Tags

Type your tag names separated by a space and hit enter

Feasibility of recommending certain replacement or alternative fats.
Eur J Clin Nutr 2009; 63 Suppl 2:S34-49EJ

Abstract

Expert groups and public health authorities recommend that trans-fatty acid (TFA) intakes from industrially produced partially hydrogenated vegetable oils (PHVOs) should be less than 1% of total energy intake. The starting point for any regulatory or nonregulatory response to this recommendation is to assess the extent of the problem by determining where in the food supply TFAs are found and the amounts consumed in the population. Unfortunately, this is a particularly difficult task using traditional methods of dietary assessment inasmuch as food composition databases with TFA data are either nonexistent or incomplete in most countries. Current evidence on estimates of intake suggests there is high variability in TFA intakes and their food sources between countries. The ubiquitous presence of PHVOs in the global food supply in bakery products, deep-fried foods, snack foods, confectionery products and table spreads attests to their commercial value and convenience. However, their common use is more the result of historical convenience from an industry infrastructure developed over 50 years based on efficient, cost-effective hydrogenation of vegetable oils rather than any inherent sensory or physical superiority of the hydrogenated fats over purpose-made zero-trans fats and oils. Current global supply of appropriate zero-trans replacement fats high in cis-unsaturated fatty acids is insufficient to meet the demand if all PHVOs in the food supply were replaced. Regulatory action needs to be coordinated with supply to maximize the opportunity for health gains by replacing partially hydrogenated fats with purpose-ready zero-trans vegetable oils low in saturates and high in cis-unsaturates rather than animal fats and tropical oils high in saturated fatty acids.

Authors+Show Affiliations

Department of Human Nutrition, University of Otago, Dunedin, New Zealand. murray.skeaff@otago.ac.nz

Pub Type(s)

Journal Article

Language

eng

PubMed ID

19424217

Citation

Skeaff, C M.. "Feasibility of Recommending Certain Replacement or Alternative Fats." European Journal of Clinical Nutrition, vol. 63 Suppl 2, 2009, pp. S34-49.
Skeaff CM. Feasibility of recommending certain replacement or alternative fats. Eur J Clin Nutr. 2009;63 Suppl 2:S34-49.
Skeaff, C. M. (2009). Feasibility of recommending certain replacement or alternative fats. European Journal of Clinical Nutrition, 63 Suppl 2, pp. S34-49. doi:10.1038/sj.ejcn.1602974.
Skeaff CM. Feasibility of Recommending Certain Replacement or Alternative Fats. Eur J Clin Nutr. 2009;63 Suppl 2:S34-49. PubMed PMID: 19424217.
* Article titles in AMA citation format should be in sentence-case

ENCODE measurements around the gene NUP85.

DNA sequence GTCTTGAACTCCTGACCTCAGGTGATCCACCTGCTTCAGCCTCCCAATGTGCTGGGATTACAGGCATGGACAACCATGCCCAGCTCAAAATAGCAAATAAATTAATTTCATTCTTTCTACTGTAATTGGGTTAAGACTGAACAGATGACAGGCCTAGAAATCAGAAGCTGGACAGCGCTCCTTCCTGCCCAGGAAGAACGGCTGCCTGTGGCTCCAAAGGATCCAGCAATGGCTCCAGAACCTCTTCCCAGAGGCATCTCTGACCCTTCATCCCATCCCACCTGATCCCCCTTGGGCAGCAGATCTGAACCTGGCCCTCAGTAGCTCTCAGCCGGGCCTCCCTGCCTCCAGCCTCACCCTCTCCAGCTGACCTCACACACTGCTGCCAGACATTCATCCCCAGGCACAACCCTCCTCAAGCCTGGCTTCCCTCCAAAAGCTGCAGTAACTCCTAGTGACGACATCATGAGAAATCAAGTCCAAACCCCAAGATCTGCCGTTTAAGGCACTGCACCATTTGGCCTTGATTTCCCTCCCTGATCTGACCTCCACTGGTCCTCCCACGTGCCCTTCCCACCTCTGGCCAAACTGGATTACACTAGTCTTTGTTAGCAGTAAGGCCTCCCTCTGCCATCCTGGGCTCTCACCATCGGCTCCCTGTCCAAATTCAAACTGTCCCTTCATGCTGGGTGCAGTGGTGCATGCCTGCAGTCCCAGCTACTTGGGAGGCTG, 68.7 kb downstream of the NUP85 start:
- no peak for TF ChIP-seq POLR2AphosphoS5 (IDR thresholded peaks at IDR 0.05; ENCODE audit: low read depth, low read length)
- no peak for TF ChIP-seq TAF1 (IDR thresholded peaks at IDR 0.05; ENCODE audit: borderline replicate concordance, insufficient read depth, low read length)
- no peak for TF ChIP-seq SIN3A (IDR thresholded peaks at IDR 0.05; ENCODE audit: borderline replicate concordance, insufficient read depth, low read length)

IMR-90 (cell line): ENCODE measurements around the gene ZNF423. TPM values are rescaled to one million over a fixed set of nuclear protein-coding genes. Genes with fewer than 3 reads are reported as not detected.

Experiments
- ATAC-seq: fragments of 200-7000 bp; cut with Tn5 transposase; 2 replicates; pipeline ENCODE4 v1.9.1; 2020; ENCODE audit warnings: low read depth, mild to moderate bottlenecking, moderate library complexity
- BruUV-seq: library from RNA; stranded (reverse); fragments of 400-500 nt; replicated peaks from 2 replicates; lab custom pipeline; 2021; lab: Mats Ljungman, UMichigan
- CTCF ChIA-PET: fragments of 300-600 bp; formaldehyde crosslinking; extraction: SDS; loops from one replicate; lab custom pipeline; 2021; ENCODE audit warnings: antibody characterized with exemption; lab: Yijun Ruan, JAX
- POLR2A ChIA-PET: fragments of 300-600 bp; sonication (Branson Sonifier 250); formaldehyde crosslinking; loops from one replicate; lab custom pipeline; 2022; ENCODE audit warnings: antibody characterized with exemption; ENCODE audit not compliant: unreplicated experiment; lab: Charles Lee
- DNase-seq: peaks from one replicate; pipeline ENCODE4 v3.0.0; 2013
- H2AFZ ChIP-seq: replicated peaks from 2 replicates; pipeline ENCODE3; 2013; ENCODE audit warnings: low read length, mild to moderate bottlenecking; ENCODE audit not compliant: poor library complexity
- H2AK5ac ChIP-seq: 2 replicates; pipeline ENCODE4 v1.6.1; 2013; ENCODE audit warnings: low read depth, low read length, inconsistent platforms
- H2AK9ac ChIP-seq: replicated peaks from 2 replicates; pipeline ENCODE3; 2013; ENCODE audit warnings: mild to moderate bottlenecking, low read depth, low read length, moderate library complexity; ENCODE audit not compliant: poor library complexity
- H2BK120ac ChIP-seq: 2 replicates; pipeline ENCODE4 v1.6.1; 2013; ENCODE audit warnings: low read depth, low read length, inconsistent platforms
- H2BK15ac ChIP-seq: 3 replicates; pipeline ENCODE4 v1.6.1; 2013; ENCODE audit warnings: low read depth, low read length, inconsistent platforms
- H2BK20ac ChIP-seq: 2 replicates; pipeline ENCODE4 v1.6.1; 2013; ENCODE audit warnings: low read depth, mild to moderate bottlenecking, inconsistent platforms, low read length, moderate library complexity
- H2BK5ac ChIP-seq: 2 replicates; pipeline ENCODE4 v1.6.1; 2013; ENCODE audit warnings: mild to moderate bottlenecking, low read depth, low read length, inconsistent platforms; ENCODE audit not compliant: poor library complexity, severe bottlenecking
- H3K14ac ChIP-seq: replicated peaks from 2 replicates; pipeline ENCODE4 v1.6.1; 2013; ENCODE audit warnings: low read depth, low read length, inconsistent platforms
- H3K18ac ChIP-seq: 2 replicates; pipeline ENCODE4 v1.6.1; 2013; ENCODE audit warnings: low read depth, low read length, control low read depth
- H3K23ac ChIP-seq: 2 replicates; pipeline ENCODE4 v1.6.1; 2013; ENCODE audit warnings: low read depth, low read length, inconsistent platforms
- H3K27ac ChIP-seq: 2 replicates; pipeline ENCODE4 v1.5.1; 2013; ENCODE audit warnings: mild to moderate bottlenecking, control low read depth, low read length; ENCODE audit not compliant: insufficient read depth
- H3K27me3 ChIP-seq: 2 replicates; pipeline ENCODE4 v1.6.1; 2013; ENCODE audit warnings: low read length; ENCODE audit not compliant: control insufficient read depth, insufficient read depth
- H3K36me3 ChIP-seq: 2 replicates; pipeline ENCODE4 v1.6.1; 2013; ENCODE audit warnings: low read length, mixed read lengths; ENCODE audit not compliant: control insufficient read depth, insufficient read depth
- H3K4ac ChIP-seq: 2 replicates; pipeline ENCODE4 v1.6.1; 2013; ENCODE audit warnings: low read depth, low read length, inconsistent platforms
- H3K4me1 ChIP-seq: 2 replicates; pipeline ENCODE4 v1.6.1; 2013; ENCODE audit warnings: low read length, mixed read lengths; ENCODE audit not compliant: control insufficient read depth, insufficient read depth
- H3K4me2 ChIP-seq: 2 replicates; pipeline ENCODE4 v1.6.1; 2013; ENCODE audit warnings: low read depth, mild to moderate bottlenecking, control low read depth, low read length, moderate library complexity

TY - JOUR T1 - Feasibility of recommending certain replacement or alternative fats. A1 - Skeaff,C M, PY - 2009/5/9/entrez PY - 2009/5/9/pubmed PY - 2009/7/8/medline SP - S34 EP - 49 JF - European journal of clinical nutrition JO - Eur J Clin Nutr VL - 63 Suppl 2 N2 - Expert groups and public health authorities recommend that trans-fatty acid (TFA) intakes from industrially produced partially hydrogenated vegetable oils (PHVOs) should be less than 1% of total energy intake. The starting point for any regulatory or nonregulatory response to this recommendation is to assess the extent of the problem by determining where in the food supply TFAs are found and the amounts consumed in the population. Unfortunately, this is a particularly difficult task using traditional methods of dietary assessment inasmuch as food composition databases with TFA data are either nonexistent or incomplete in most countries. Current evidence on estimates of intake suggests there is high variability in TFA intakes and their food sources between countries. The ubiquitous presence of PHVOs in the global food supply in bakery products, deep-fried foods, snack foods, confectionery products and table spreads attests to their commercial value and convenience. However, their common use is more the result of historical convenience from an industry infrastructure developed over 50 years based on efficient, cost-effective hydrogenation of vegetable oils rather than any inherent sensory or physical superiority of the hydrogenated fats over purpose-made zero-trans fats and oils. Current global supply of appropriate zero-trans replacement fats high in cis-unsaturated fatty acids is insufficient to meet the demand if all PHVOs in the food supply were replaced. Regulatory action needs to be coordinated with supply to maximize the opportunity for health gains by replacing partially hydrogenated fats with purpose-ready zero-trans vegetable oils low in saturates and high in cis-unsaturates rather than animal fats and tropical oils high in saturated fatty acids. SN - 1476-5640 UR - https://www.unboundmedicine.com/medline/citation/19424217/Feasibility_of_recommending_certain_replacement_or_alternative_fats_ L2 - http://dx.doi.org/10.1038/sj.ejcn.1602974 DB - PRIME DP - Unbound Medicine ER -